Manitoban students are feeling the pinch as tax rebate cuts leave graduating students empty pocketed

BY Hannah Owczar

Graduating Red River College student Zachary Thompson, 23, can’t claim the Manitoba Tuition Fee Income Tax Rebate as it will be phased out in next year’s tax season./ HANNAH OWCZAR


The Manitoba Tuition Fee Income Tax Rebate and Advance provided students, who were completing or had completed a post-secondary degree, diploma or certificate, a tax refund of up to 60 per cent on paid tuition fees. The rebate, established in 2007, was implemented to incentivize students to stay in Manitoba after graduation.


However, last year’s provincial budget announced the rebate would be phased out by the 2018 tax season.


Zachary Thompson, who is graduating from Red River College with a Business Administration diploma this summer, said he’s disappointed with the government’s decision to phase out the tax rebate.


“It’s unfair because you’ve gone to school and worked hard for it,” he said. “It’s a way the government has made cuts to save coin.”


Thompson, who is considering applying for jobs in both Manitoba and British Columbia, said the tax cut may deter Manitobans from staying in the province after graduation.


“There is not very much protection after graduation,” he said. “I think for sure people will leave the province because of the tax cut.”


However, information supplied by the Department of Finance for the Manitoba government stated there’s been no evidence that the tuition tax rebate is keeping post-secondary graduates in the province.


A Department of Finance spokesman said students raised concerns that even if they did receive tuition fee tax rebates, there was still significant barriers in accessing post-secondary education up front. He said more immediate solutions were needed to benefit students.


With the estimated $53 million the government is savings by cancelling the tax rebate, the spokesman said the government has improved the Manitoba Scholarship and Bursary Initiative.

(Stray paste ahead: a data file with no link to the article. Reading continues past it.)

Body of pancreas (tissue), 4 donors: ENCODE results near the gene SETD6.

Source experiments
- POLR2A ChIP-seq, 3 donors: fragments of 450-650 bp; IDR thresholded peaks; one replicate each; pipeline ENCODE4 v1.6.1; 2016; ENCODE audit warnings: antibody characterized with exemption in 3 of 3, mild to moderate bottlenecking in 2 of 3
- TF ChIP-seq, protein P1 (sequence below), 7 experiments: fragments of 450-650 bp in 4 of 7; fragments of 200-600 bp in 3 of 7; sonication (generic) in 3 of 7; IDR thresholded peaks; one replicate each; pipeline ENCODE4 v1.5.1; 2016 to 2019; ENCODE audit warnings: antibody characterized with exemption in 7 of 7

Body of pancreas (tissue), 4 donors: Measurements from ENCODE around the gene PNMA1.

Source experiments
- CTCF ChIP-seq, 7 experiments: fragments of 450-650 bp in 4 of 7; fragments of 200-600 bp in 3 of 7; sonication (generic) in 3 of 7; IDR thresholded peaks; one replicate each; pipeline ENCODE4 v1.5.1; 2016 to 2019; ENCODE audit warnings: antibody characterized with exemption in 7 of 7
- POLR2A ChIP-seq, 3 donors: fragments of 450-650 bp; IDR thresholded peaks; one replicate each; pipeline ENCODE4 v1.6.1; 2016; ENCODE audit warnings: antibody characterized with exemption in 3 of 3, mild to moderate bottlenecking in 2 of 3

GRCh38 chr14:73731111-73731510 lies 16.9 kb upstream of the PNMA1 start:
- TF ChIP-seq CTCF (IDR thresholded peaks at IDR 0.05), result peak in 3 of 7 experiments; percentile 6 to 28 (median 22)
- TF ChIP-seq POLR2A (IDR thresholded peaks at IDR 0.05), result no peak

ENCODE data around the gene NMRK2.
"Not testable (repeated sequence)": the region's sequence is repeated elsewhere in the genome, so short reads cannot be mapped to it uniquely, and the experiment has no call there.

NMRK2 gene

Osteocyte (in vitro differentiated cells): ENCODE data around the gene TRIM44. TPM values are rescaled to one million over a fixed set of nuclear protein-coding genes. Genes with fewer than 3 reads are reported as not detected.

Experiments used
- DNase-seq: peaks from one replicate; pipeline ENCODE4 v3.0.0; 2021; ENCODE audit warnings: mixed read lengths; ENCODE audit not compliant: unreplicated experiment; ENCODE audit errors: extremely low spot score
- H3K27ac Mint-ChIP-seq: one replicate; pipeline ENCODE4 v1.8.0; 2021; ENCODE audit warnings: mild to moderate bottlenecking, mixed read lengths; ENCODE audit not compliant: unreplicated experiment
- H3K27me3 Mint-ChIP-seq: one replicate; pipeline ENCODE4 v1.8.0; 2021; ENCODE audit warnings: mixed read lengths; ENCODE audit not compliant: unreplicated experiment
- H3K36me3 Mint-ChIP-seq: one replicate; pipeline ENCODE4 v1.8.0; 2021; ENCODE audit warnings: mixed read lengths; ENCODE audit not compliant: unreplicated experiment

This program, which provides grants to students in need of financial aid, received an additional $20 million in scholarships and bursaries this year.


However, Dele Ojewole, interim chairperson of the Canadian Federation of Students said there’s still not enough being done to ensure everyone has access to post-secondary education.


“Right now, I think the government has shown negligence in making education affordable,” he said. “The tuition tax rebate made education accessible to a lot of students who might not have had a way to fund education.”


Ojewole said the tax rebate cut is a loss for students.


“It’s very, very sad,” said Ojewole. “It [the cut] shows that the government lacks the motivation to retain students in the province. The tax rebate was an incentive for students to stay in Manitoba and to contribute to Manitoba’s economy.”


This year’s provincial budget also marked the end of a tuition hike freeze, a regulation imposed by the previous NDP government which ensured tuition fees would not increase.


“If there is no reinvestment into education, it affects all students in accessing education,” said Ojewole.


Ojewole believes the current government needs to do more to invest in students in the province.